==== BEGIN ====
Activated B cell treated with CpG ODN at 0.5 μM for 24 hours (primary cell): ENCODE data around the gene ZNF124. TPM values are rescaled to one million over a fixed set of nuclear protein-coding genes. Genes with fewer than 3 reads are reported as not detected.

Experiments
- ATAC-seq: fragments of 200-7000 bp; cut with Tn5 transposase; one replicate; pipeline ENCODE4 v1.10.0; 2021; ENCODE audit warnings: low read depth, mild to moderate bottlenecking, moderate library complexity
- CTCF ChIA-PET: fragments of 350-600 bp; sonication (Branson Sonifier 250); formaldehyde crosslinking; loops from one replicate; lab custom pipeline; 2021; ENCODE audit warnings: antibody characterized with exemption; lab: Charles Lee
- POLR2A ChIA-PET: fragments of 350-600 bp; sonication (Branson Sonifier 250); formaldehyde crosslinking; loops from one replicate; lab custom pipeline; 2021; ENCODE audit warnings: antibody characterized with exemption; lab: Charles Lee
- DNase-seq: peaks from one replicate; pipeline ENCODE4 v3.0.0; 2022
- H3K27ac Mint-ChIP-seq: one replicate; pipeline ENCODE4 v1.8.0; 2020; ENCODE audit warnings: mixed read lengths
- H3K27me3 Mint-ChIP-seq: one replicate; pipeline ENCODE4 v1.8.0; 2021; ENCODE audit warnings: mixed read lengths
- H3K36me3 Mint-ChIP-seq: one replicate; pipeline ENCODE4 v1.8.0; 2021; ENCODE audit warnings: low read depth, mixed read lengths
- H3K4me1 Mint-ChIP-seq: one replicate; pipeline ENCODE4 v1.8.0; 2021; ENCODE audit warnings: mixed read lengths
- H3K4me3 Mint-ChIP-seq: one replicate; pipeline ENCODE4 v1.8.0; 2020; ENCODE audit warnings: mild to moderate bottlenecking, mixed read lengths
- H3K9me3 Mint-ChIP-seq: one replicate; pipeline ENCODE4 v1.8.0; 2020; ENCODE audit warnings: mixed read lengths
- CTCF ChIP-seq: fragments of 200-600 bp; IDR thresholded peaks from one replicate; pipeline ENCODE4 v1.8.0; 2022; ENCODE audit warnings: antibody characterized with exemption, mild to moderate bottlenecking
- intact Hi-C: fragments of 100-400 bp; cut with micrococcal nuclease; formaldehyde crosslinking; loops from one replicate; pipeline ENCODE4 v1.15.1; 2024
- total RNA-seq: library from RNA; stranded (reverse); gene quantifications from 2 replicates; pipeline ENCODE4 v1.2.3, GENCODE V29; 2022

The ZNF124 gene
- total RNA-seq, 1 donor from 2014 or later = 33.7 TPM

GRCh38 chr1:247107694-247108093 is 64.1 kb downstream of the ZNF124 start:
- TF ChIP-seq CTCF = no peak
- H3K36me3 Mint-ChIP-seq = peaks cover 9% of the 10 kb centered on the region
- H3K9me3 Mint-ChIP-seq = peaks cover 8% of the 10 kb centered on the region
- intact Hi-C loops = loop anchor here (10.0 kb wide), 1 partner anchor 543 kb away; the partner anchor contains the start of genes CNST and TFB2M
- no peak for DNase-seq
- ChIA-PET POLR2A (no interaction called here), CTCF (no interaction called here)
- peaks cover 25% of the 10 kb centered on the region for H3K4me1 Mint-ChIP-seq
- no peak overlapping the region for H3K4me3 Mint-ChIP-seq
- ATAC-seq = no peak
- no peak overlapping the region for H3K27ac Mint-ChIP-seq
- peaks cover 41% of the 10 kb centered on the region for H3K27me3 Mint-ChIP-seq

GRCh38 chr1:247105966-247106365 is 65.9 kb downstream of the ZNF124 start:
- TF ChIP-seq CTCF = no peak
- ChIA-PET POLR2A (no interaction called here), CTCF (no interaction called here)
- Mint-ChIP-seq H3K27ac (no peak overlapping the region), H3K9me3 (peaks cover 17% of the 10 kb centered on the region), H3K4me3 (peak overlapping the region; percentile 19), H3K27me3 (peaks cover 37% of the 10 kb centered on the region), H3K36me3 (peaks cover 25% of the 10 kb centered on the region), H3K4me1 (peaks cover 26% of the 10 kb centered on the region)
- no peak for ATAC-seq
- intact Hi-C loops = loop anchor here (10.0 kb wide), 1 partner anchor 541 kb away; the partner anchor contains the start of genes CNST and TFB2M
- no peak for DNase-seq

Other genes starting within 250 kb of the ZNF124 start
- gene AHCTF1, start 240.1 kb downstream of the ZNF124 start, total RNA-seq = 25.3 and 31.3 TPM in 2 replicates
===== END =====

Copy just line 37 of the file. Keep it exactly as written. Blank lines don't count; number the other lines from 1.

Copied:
Other genes starting within 250 kb of the ZNF124 start